Politicians are trying to undermine the electoral process and the use of the Bimodal Voter Accreditation System (BVAS) for elections, the Independent National Electoral Commission (INEC), has alleged.

The commission also decried the activities of those hacking into its operation.

Since 2015, the electoral umpire said yesterday, hackers have been trying to get into its system. It noted that the hackers have so far been kept out.

Two INEC officials – Resident Electoral Commissioner (REC) in charge of Akwa Ibom State, Mike Igini and ICT Director, Chidi Nwafor, dropped the hints during a stakeholders’ roundtable on electoral technology organised by Yiaga Africa.

Igini said: “The problem we are having in this country has to do with people who are out to undermine it.

“As an insider, who have larger and far more objective view as what we are doing as a Commission, I want to say very clearly that the problem we are having in this country has been less emphasis on that and has to do with people who are out to undermine the electoral process in the country that everything you put together you must look at what is called the human agency.

“The Card Reader does not play, is that really a problem. We introduced Card Reader and to ensure inclusivity that the name of somebody in the register and to get the Card Reader confirmed we used the Incident Form, but the Incident Form was abused.

“All cost of election in Nigeria is on account of people who are out to manipulate the process. When the Commission plans for a long term the politicians are out there to undermine what we are doing.

“Like we are planning now to have the BVAS out there and they are trying to undermine that process. You put in place something for the interest of the nation there are people out to undermine the process, and we do nothing with them or make effort to arraign them in court.

“They went as far as using the elite to undermine the process, and the Commission has convicted one, in two days’ time, another one will be arraigned.

Nwafor said: “Hackers have been trying to get into our system. I can tell you that in all the elections, from 2015 to 2019. I know it will happen in 2023 but God has been with us.”

At the roundtable, President of Nigeria Computer Society, Prof Adesina Sodiya, backed the use of electronic voting, saying the country was ripe enough to adopt the technology.

But the Chairman, Senate Committee on Media and Public Affairs, Sen Ajibola Bashiru, disagreed, saying the infrastructure to cover every corner of the country during election was not available.

The Osun Central senator said the country was not ready to adopt electronic voting system for its elections.

He argued that some communities in his state, are without GSM network.

Prof Sodiya said: “Nigeria is ripe for e voting system. What we need to do is how improve the electronic voting system. That we have started electonic transmission of results is a good thing for us as a country.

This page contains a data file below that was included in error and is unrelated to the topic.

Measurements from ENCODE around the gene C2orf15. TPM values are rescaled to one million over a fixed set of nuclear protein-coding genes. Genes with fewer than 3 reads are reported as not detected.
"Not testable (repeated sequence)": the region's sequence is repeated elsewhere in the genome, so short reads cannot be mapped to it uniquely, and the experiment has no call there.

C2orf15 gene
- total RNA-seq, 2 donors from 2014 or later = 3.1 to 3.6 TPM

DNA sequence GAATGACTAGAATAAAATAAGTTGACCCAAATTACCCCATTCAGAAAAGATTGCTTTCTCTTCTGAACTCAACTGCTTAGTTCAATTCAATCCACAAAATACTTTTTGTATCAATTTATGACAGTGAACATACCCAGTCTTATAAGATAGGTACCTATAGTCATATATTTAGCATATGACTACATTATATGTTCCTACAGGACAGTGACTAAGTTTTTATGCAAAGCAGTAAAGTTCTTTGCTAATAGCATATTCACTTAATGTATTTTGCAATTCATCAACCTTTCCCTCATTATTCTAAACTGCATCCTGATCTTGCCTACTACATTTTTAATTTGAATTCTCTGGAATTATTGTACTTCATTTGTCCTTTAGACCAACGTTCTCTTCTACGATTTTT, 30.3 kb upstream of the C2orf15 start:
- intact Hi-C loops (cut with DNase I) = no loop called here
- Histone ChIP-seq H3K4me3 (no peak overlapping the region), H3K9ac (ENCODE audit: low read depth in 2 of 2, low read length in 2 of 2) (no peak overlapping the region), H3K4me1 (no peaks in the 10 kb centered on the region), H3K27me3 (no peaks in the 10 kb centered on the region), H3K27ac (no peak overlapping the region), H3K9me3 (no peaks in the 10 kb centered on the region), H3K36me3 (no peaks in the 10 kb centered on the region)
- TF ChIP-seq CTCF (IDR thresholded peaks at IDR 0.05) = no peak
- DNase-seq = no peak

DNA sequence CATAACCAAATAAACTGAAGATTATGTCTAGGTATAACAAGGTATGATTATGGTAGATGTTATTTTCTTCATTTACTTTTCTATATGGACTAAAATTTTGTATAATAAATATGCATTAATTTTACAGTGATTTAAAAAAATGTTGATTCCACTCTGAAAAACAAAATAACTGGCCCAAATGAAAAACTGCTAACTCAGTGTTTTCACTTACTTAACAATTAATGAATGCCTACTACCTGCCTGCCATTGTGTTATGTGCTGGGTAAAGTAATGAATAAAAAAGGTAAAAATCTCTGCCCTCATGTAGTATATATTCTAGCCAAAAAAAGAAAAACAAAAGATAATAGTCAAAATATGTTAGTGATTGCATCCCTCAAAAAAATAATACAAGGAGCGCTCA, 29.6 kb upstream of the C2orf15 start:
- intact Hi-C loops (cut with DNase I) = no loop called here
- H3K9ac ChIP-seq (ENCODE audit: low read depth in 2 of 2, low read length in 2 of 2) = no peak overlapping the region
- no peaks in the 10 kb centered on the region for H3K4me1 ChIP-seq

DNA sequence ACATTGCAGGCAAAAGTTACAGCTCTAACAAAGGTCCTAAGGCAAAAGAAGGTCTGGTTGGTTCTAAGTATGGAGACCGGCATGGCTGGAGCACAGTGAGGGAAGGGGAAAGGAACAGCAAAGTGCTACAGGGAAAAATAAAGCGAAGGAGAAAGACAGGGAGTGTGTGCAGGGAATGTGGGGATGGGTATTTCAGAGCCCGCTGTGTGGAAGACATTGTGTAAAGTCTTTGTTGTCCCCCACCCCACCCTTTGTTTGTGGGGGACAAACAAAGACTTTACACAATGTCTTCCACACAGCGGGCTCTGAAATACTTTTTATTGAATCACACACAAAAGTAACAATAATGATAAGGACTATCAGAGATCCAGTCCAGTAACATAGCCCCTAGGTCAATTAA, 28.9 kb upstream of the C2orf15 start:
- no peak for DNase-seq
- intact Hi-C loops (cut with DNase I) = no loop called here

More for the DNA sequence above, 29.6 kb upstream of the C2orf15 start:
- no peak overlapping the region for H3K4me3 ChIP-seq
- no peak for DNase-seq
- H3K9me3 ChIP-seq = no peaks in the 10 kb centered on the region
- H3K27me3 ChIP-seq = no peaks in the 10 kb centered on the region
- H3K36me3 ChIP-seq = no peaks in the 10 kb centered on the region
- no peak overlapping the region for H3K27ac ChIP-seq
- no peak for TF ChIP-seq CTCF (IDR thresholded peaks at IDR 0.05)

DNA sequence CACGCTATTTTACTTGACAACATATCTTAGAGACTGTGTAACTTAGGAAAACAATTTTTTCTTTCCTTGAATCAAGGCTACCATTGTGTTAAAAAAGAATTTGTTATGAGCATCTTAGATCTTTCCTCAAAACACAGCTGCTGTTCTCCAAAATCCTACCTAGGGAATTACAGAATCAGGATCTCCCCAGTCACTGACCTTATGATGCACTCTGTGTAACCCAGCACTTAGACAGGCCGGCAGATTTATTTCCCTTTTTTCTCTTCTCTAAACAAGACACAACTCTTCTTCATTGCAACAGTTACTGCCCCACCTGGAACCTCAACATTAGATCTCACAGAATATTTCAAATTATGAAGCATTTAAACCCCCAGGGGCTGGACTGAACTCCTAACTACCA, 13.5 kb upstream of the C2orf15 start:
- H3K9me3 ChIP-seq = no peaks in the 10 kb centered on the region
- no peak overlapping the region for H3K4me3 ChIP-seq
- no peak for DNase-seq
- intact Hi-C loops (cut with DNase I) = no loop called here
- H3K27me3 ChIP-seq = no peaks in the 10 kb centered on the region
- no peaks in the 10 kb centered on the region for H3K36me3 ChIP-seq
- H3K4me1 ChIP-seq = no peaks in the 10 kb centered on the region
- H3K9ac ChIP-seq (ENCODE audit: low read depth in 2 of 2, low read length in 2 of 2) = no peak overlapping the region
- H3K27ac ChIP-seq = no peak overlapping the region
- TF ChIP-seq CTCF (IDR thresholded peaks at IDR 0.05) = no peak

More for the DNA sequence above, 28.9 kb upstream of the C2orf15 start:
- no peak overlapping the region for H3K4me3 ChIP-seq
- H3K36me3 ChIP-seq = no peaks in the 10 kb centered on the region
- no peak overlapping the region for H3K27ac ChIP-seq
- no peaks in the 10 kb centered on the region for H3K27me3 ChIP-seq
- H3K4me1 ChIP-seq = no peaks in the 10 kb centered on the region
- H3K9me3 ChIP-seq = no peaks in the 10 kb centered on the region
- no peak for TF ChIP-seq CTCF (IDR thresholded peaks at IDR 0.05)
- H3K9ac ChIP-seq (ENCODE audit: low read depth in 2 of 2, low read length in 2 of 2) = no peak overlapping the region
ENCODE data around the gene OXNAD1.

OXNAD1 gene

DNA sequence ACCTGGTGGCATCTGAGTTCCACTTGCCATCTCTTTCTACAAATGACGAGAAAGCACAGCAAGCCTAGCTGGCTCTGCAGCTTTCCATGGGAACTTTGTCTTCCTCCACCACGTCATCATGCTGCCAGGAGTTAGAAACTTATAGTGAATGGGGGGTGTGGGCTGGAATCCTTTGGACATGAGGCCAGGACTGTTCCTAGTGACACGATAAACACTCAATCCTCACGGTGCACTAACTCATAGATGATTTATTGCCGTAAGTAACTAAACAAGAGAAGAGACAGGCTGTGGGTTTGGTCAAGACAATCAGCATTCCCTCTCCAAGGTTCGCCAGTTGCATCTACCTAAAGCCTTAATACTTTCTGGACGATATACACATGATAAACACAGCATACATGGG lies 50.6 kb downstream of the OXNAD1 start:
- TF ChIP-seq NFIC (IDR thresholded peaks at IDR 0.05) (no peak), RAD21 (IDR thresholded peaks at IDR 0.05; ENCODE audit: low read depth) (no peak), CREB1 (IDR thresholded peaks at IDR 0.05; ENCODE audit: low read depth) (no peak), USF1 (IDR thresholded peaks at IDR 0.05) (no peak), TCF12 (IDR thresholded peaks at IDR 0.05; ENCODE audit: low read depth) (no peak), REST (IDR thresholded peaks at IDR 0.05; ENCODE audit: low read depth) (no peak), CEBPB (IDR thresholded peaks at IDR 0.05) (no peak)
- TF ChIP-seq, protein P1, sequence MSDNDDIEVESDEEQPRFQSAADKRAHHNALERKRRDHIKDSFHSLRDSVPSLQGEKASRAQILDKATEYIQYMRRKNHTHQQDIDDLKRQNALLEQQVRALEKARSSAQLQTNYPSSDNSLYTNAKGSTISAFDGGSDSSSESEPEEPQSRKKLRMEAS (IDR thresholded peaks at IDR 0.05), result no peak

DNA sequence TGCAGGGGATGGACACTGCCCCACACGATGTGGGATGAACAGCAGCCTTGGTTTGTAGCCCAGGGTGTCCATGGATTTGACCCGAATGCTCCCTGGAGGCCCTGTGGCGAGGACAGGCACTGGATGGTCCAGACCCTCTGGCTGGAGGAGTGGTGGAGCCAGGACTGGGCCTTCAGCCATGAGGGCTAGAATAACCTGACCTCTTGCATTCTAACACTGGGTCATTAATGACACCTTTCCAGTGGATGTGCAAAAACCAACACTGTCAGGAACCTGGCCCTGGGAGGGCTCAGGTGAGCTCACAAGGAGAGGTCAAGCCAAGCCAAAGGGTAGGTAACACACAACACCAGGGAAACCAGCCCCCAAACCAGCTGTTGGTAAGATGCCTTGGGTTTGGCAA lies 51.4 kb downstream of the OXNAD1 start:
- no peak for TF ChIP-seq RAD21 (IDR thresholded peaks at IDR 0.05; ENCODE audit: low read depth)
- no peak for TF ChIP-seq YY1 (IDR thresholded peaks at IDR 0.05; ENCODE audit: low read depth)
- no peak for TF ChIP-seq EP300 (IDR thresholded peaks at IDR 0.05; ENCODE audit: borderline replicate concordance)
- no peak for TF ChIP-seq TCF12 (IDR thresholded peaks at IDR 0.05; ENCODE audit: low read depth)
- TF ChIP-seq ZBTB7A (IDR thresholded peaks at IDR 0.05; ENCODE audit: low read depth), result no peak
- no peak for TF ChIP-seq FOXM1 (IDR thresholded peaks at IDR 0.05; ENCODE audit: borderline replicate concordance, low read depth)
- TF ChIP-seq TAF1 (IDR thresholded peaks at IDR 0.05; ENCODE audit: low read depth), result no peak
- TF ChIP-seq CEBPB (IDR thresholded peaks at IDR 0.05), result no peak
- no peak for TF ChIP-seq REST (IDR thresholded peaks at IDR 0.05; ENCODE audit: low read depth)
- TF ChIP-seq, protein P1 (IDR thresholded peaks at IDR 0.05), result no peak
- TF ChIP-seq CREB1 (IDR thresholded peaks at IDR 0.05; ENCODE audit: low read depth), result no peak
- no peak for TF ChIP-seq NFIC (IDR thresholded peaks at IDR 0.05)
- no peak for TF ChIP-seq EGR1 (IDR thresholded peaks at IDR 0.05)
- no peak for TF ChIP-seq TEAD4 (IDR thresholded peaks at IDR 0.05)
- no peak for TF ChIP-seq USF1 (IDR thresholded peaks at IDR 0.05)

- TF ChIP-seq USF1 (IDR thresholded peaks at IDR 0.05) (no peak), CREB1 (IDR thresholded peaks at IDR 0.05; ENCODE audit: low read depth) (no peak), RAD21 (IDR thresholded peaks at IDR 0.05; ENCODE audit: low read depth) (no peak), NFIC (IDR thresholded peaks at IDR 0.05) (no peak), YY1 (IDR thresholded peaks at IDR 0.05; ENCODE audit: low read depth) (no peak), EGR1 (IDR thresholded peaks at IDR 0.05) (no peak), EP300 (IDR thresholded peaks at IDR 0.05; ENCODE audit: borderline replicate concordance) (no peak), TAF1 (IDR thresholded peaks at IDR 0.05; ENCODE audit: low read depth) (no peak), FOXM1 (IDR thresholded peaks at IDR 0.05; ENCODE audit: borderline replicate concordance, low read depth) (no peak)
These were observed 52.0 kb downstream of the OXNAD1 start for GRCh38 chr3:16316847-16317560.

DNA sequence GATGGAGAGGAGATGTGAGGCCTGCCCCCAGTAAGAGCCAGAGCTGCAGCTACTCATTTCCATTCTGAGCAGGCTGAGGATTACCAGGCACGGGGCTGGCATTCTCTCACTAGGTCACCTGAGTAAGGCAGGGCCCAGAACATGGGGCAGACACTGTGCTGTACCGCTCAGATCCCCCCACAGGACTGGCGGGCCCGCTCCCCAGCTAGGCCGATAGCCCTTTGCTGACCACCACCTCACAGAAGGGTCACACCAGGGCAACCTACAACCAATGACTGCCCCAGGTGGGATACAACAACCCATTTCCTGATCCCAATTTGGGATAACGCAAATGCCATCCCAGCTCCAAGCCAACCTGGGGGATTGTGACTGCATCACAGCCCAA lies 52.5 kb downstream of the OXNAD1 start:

“INEC management is looking at improving the process. Electronic voting (e-voting) will solve the problem of insecurity, privacy and others. The society is ready to support INEC in e-voting.

“We are interested in IT adoption in this country so that we move forward. We are progressing in the right direction from Card Reader to BVAS.

“Introducing technology in our processes, activities but should address current challenges we are facing in our nation.

“If you are having an election and you are having total vote at about 10 per cent of legitimate voters in that state I don’t think you will say you have passed in that election.

“Nigeria is rife for e-voting. Majority of our people who want to queue under the sun but if they know you have a strong e-voting system to cast their vote from the comfort of their home they would embrace it. What we are looking at is the implementation of E-voting system.”

Bashiru said: “I beg to disagree with the President of the Nigeria Computer Society that Nigeria is ripe for e-voting, and I say this with all sense of responsibility.

“As a grassroots and practical politician, I have moved around; yes, it is easier for us who live in municipality of Lagos, Port Harcourt and Abuja to talk about digital coverage.

“There are other places you visit and you see the problem of infrastructure. There is still network problem in most parts of the rural areas.

“Apart from the issue of coverage,  I can tell you in Osun Central that there are certain wards and certain polling units that you cannot even get any of the existing networks even in terms of voice or 2G. That is not a data from NCC but practical knowledge.

“We need to not see this as a matter that is for only areas where advancement has been to in respect of elections.

“I agree that going forward there can be benefits of advancing technology particularly as it relates to voting but we cannot just say empirically we are at that level.

“We cannot insulate INEC of overrating their capability and potentials on what they can do. With the level of deployment and training it gives a lot of room for our concern whether for now we can deploy the Card Reader.”

Yiaga Africa’s Executive Director, Samson Itodo, commended the National Assembly for amending the Electoral Act in accordance with current challenges in the electoral process.

He said: “We are excited that the national assembly has deemed it fit that at this point in time our electoral law should respond to prevailing realities in the electoral process and as watchers and observers and participants in the political and electoral reform process we note the amendments to confer legalities on electronic transmission of result as the leverage granted to INEC to deploy technology for elections.

“Technologies are great for elections, technologies enhance citizens’ participation, electoral transparency but technology can undermine the integrity of elections, can also limit the participation of citizens in the electoral process”